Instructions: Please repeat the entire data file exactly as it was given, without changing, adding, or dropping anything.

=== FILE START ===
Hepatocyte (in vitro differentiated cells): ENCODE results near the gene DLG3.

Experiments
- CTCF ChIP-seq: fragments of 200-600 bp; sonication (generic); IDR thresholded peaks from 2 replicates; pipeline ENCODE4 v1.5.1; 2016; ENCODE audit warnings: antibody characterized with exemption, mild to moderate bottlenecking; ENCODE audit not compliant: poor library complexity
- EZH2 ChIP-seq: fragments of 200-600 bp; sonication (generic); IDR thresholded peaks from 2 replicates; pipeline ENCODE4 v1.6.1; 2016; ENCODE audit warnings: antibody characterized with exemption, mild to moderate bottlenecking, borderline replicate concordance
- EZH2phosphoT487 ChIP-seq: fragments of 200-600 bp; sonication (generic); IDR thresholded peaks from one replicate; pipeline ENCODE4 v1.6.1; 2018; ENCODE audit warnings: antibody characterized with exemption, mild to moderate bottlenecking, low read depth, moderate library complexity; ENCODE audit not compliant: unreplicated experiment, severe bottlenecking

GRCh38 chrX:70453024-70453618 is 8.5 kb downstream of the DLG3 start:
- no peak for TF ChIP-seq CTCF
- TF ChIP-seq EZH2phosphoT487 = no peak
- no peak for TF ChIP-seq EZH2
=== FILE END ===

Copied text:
Hepatocyte (in vitro differentiated cells): ENCODE results near the gene DLG3.

Experiments
- CTCF ChIP-seq: fragments of 200-600 bp; sonication (generic); IDR thresholded peaks from 2 replicates; pipeline ENCODE4 v1.5.1; 2016; ENCODE audit warnings: antibody characterized with exemption, mild to moderate bottlenecking; ENCODE audit not compliant: poor library complexity
- EZH2 ChIP-seq: fragments of 200-600 bp; sonication (generic); IDR thresholded peaks from 2 replicates; pipeline ENCODE4 v1.6.1; 2016; ENCODE audit warnings: antibody characterized with exemption, mild to moderate bottlenecking, borderline replicate concordance
- EZH2phosphoT487 ChIP-seq: fragments of 200-600 bp; sonication (generic); IDR thresholded peaks from one replicate; pipeline ENCODE4 v1.6.1; 2018; ENCODE audit warnings: antibody characterized with exemption, mild to moderate bottlenecking, low read depth, moderate library complexity; ENCODE audit not compliant: unreplicated experiment, severe bottlenecking

GRCh38 chrX:70453024-70453618 is 8.5 kb downstream of the DLG3 start:
- no peak for TF ChIP-seq CTCF
- TF ChIP-seq EZH2phosphoT487 = no peak
- no peak for TF ChIP-seq EZH2